The Quest for Huddle Room Hardware: Choosing the Perfect Collab System
How to equip your Huddle Room for success – 5 steps
The era of the large, complex conference space might finally be over. There’s a new solution available for today’s fast-paced and agile companies, and its name is the huddle room.
Over the past few years, as communication has become increasingly intimate, the AV and video industries have been focusing more heavily on the infiltration of the huddle room experience. After all, one report recently found that there are more than 50 million huddle rooms around the world. Not only are these spaces more informal and engaging than their counterparts, but they also eliminate the need for huge office overheads too – particularly when teams are interacting with a largely digital workforce.
The question is, what does it take to make a standard workspace into a quality huddle room experience?
Defining the Enterprise Huddle Room
If you’ve already begun to explore the benefits of the huddle room, then you might be a believer in the “Ringelmann” effect for productivity. Essentially, this is a psychological phenomenon that suggests that the more people in a meeting, the less productive that group becomes. Of course, just because huddle rooms are smaller than the standard conference room, doesn’t mean that your employees don’t need the same level of accessibility and performance.
Huddle rooms need to provide today’s staff with the opportunity to make rich audio calls, clear video calls, and share crucial content over screen and file sharing solutions. Unlike the traditional meeting room, huddle rooms are focused on easy installation, low cost, and availability.
One of the biggest issues of concern for huddle-room users is the camera technology. After all, deploying video conferencing services in a smaller room presents a set of challenges to the enterprise that they may not have encountered before. Companies need to find a solution that not only fits a smaller budget, but also accommodates a wider range of view, and all the features their huddle attendees need. Let’s look at some of the things firms will need to think about when choosing their huddle room hardware.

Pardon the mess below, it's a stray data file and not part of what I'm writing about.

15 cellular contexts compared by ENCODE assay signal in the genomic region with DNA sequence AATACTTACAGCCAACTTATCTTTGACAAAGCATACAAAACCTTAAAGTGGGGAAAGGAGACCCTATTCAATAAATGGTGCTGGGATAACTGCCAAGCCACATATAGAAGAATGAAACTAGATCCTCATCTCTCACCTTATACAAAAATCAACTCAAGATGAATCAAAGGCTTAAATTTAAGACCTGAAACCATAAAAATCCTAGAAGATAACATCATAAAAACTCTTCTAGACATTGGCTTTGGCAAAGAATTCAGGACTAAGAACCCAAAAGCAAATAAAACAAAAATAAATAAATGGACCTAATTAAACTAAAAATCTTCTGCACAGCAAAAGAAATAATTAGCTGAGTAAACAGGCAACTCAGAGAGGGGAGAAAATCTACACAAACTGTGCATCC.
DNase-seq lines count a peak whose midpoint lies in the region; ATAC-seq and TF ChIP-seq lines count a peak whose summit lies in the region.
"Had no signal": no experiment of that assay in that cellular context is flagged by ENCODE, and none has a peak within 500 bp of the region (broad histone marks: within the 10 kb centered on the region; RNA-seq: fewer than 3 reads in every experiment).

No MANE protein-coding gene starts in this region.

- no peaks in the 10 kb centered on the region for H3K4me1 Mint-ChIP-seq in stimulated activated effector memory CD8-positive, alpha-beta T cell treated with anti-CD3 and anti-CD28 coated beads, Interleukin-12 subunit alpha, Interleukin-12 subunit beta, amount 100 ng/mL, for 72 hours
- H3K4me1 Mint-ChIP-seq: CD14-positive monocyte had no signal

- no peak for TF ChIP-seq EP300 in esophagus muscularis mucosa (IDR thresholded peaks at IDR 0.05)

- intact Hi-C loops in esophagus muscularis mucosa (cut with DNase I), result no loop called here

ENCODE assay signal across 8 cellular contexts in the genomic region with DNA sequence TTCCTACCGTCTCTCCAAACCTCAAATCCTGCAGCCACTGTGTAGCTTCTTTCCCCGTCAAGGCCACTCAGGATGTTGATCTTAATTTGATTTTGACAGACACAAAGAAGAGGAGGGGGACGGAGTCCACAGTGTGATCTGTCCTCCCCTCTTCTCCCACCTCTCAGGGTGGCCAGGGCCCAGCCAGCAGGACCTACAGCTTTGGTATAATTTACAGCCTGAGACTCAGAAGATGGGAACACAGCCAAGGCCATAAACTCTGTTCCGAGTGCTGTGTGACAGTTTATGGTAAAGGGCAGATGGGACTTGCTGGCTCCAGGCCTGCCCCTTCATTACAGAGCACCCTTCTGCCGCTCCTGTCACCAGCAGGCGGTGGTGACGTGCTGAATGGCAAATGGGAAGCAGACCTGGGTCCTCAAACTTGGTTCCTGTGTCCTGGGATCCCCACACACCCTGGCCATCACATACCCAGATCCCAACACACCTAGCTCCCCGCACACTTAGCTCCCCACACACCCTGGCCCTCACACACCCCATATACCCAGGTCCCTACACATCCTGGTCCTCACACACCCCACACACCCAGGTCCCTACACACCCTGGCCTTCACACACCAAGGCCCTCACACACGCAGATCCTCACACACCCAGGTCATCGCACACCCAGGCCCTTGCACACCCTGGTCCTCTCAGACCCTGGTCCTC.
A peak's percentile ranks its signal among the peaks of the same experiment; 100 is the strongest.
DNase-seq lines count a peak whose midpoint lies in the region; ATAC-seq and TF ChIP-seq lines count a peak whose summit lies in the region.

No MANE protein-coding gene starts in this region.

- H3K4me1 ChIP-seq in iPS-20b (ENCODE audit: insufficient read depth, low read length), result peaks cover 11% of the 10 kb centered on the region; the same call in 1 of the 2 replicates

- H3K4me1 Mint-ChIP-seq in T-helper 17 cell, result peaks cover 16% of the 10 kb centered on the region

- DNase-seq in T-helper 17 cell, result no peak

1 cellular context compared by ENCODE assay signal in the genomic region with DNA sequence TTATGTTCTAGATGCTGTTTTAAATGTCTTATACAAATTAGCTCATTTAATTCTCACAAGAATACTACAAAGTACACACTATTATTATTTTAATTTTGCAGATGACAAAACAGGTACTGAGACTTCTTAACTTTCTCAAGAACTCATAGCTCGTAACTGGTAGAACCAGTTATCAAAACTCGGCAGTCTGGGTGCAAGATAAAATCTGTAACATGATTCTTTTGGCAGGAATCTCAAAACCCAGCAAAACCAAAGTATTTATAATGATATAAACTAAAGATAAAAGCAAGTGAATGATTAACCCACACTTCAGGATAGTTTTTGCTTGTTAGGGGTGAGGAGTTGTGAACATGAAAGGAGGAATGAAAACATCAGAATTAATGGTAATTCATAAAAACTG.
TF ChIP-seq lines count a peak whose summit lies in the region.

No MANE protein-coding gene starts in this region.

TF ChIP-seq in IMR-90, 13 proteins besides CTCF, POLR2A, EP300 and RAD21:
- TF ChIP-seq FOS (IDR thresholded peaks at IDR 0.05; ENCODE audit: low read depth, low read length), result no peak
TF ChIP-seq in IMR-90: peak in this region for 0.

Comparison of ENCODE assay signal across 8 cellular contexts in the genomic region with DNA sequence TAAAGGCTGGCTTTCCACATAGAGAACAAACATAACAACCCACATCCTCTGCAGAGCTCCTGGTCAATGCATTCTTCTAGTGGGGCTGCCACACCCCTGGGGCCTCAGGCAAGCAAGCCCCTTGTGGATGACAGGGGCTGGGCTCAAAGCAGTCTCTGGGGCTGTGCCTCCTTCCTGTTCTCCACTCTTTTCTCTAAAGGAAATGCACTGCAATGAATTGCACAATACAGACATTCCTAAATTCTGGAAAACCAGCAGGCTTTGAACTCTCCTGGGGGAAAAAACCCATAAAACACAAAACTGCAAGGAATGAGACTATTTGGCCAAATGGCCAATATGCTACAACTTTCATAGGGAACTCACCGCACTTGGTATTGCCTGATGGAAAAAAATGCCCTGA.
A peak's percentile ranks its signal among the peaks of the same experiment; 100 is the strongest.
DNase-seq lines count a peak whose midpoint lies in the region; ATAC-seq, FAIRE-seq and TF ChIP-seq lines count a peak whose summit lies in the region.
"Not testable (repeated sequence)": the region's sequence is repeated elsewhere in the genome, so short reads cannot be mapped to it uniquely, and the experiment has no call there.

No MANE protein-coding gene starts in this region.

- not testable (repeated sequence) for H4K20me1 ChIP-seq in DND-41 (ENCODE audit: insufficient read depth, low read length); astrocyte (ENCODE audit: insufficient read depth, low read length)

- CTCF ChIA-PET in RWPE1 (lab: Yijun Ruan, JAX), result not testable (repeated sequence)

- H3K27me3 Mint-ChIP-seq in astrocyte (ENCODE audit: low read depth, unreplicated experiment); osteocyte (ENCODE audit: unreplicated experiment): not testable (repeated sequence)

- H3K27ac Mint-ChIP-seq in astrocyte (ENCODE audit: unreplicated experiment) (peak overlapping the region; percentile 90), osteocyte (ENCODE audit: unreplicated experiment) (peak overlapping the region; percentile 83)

Step 1: Define your Budget
Huddle rooms are all about delivering efficiency, productivity, and collaboration on a budget. Unlike the huge conference rooms of days gone by, organisations can often afford to have dozens of huddle rooms throughout their enterprise, facilitating multiple smaller conversations at once.
Because huddle rooms focus on quantity and quality, there’s a focus on ensuring that the price tag for your video system suits your organisation’s spending capabilities. Of course, as with any major business investment, there’s more to choosing the perfect camera system than simply looking at the cost. You’ll also need to think about the return you can get from your investment in terms of functionality, features, and experience provided.
Step 2: Know Your Room
Most traditional conference rooms are large, rectangle spaces, designed to offer a complete overview of participants in video conferences. However, huddle rooms can come in various sizes and shapes. In many cases, the huddle participants will be seated very close to the front of the room, presenting a significant challenge for cameras that will require a more focused field of view.
Organisations searching to equip their huddle rooms with video conferencing features will need to seek solutions with a comprehensive horizontal field of view, wide enough to capture participants within a smaller area. The last thing you want is for people in your group not to show up on camera.
Step 3: Ensure Good Image Quality